Bucketlog August: Two Worlds II

Welcome to the Bucketlog! It's going to be 2019's year-long blog series, focusing on games I've been meaning to play since forever. I've put together a list derived from a mix of systems, genres, and vintages because it's starting to look like 2019 might be the first "lean" year for games in a spell (though time will tell whether that pans out to be true) and I figured this would be a fine opportunity to finally tick off a few items I've had on my various backlog lists/spreadsheets for longer than I'd care to admit.

January: No More Heroes 2 (Wii)February: Steins;Gate (PS3)March: Okage: Shadow King (PS2)
April: Phoenix Wright: Ace Attorney - Dual Destinies (3DS)May: Banjo-Tooie (N64)June: Mother 3 (GBA)
July: Beyond Oasis (MD)August: Two Worlds II (X360)September: Kaeru no tame ni Kane wa Naru (GB)
October: Arc the Lad (PS1)November: Zelda II: The Adventure of Link (NES)December: Tokyo Mirage Sessions: ♯FE (Wii U)


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  • Game: Reality Pump's Two Worlds II.
  • System: Xbox 360.
  • Original Release: 2010-11-12.
  • Time from Release to Completion: Eight years, seven months, nine days.

When I think back to my years with the Xbox 360, there was a lot of experimentation involved. Not in an interesting college-aged "taking baths with lots of people" type of experimentation, but in how I had essentially unlimited access to my local Blockbuster's video game rental service - in fact, I probably helped precipitate that institution's eventual collapse in some small way - but a limited selection to choose from. Frequently, I'd take chances on almost anything I hadn't completed yet, and particularly when it came to RPGs: my preferred genre, at least out of the ones readily available on the 360 (3D platformers and narrative-driven adventure games were, as you might recall, a little thin on the ground).

One of the many so-so games I was introduced to in this way was Reality Pump's 2007 CRPG Two Worlds: a risible attempt to imitate an Elder Scrolls open-world RPG that was hampered by a litany of technical issues and terrible voice acting, though one that eventually worked its modest charms on me all the same. It was unapologetic in its earnestness; a case of a team of developers biting off far more than they could evidently chew, but filled with ideas and ambitions that - though the delivery was off - was endearing in its audacity. It had a much better loot system than Oblivion, its closest competitor at the time, and its world design ranged from medieval to oriental - you could be stabbing orcs in a dingy castle one moment, and then be transported to a picturesque city of pagodas and zen gardens right out of a wuxia epic. I struggled through its obstacles, both intentionally placed and incidentally wrought by its bugs, until I reached its noncommittal conclusive battle with its masked antagonist Gandohar ("Gandohar" is just an objectively fun supervillain name to say too. "Gandohar!!") and then promptly forgot about it, having switched focus to any number of new rentals hitting the 360 rack that month.

By late 2010 and early 2011, my access to the rental service had diminished considerably, with the venerable rental service itself soon to hit obsolence and dissolution. I wasn't playing as many new games as a result - as you can see from the first of many "Games Beaten In [Year]" lists written for the site, which is spread across multiple platforms and release years - and Two Worlds II somehow passed me by. Just as Two Worlds was an answer to Oblivion, I'd like to think that Two Worlds II was getting out just ahead of Skyrim before it dominated the RPG discourse during the final months of 2011. Unlike Two Worlds, the sequel was roundly praised for what it got right and for finally executing on the promises of the original, which was why I was excited to use this feature as an excuse to finally revisit a game series I sorta appreciated back when it was still bad.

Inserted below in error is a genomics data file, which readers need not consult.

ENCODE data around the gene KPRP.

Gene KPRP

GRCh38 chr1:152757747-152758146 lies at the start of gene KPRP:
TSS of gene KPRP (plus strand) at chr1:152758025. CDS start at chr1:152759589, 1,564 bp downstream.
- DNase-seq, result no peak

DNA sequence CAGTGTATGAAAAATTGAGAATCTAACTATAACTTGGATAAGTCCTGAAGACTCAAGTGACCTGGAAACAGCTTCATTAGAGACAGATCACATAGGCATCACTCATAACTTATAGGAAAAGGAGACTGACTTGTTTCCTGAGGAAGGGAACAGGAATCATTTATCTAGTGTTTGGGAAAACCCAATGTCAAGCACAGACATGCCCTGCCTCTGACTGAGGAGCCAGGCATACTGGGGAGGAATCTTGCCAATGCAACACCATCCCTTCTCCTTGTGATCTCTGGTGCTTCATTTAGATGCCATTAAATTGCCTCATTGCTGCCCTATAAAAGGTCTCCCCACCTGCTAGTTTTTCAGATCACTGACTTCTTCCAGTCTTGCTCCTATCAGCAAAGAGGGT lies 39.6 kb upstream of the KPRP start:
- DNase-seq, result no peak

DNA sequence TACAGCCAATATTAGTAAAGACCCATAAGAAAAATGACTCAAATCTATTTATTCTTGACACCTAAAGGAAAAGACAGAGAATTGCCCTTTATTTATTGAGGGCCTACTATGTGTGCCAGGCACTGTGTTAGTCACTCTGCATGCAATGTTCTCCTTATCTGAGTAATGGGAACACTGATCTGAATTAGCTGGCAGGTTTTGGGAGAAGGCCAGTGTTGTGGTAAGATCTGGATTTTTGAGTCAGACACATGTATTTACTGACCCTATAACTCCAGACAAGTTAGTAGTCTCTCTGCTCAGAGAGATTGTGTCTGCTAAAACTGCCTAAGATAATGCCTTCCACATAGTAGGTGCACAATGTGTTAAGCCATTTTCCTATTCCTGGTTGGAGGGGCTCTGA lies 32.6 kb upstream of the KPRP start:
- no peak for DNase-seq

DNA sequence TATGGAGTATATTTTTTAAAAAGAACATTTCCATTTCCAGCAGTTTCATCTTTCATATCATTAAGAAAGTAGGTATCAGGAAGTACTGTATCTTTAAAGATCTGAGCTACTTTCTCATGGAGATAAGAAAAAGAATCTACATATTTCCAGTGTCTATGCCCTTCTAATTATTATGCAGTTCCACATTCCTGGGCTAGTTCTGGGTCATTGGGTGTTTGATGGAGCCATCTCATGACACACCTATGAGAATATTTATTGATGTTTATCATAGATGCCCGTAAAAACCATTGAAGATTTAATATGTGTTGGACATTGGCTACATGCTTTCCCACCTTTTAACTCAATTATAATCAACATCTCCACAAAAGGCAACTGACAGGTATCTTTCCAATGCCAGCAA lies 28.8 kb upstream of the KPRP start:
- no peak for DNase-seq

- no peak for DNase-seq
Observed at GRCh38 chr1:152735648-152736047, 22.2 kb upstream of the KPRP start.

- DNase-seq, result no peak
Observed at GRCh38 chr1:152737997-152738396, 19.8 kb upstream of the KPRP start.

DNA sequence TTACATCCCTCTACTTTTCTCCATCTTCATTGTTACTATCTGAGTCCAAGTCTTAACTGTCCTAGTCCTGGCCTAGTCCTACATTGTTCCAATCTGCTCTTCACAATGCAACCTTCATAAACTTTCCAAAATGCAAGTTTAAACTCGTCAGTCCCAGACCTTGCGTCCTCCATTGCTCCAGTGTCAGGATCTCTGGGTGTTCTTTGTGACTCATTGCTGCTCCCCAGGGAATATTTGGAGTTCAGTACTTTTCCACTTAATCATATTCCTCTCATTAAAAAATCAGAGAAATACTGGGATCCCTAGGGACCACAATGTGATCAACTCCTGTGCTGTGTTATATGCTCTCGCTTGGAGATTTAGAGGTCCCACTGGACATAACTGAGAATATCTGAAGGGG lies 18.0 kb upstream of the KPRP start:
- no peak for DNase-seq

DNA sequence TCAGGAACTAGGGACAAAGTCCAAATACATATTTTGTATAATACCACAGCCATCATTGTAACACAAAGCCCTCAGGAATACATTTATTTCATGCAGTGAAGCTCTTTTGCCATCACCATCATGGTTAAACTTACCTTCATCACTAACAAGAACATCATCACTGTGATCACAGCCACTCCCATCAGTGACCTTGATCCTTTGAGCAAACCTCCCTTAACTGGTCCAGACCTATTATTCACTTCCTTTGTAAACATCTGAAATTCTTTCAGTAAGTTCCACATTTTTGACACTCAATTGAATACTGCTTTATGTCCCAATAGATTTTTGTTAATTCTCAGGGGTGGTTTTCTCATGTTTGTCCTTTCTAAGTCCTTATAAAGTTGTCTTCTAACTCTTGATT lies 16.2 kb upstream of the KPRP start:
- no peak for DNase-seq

Gandohar!! *shakes fist*
Gandohar!! *shakes fist*

Despite the improvements, Two Worlds II is still an almighty jankfest (the likes of which are all too prominent today, mind) with similar problems as its forebear: bad voice acting, a typo-filled localization (the game was originally Polish), visual glitches out the wazoo, a few nasty wider-reaching bugs (like a couple of missing guild quests, making it impossible to procure their attached achievements), and a general awkwardness to the game that made itself known whenever you spotted an NPC marching intently into a wall forever or killing an enormous foe down in a dungeon only for it to ragdoll-sprawl itself across your path forcing you to figure out how to move past its hindersome bulk. Yet, these are also the types of bugs that Skyrim itself had, and that had a much higher budget, development staff, and production cycle. I also can't speak to how many of these issues were eventually corrected by the game's enhanced "Velvet GOTY Edition" release for Steam, which I would've played instead were it not for this silly "one game per system" rule I devised for this feature (also, it raised the question of who awarded it GOTY in a year where Dark Souls and Skyrim came out, but I digress).

All the same, I think Two Worlds II is an impressive game under the hood. Visually it's not much to look at, though I respect that it revisited its vaguely Asian setting for the city of New Ashos and its surrounding forests, while dedicating the majority of the game's geography to a Northern African Morocco/Algiers-styled sandy bazaar city with a massive surrounding savannah to explore on horseback. Rather, the game's strengths lie in its myriad systems and features: its card-based magic spell customization, its tools for recycling vendor trash for upgrade materials for your equipped gear, its stealth takedowns and lockpicking mini-games, having three separate loadouts for equipment that lets you instantaneously change classes or weapon damage types to suit whatever you're fighting, the elaborate skill system that is introduced slowly over the first chapter that provides various passive abilities and combat skills that operate on cooldowns, and a very strange but cool idea where you can send magical eyeballs out like remote drones to recon the upcoming dungeon or surrounding overworld for threats and points of interest. The game's also replete with quality-of-life flourishes like an instant teleportation system that gives you several fast travel points but also allows you to make your own with removable teleport platforms, or a free and cheap and endlessly reusable level up respec system, small or large icons for easier inventory navigation, bonus skillpoints for milestones to reward the player for mixing it up, fast regeneration of HP and MP whenever your weapon is sheathed, being able to upgrade equipment anywhere as long as you have the right resources, gems with passive boosts that you could slot in and out of gear as the situation demanded, and it autosaves every area transition and after a (player-determined) amount of time has passed. Maybe nothing groundbreaking by today's standards, but very accommodating for 2010.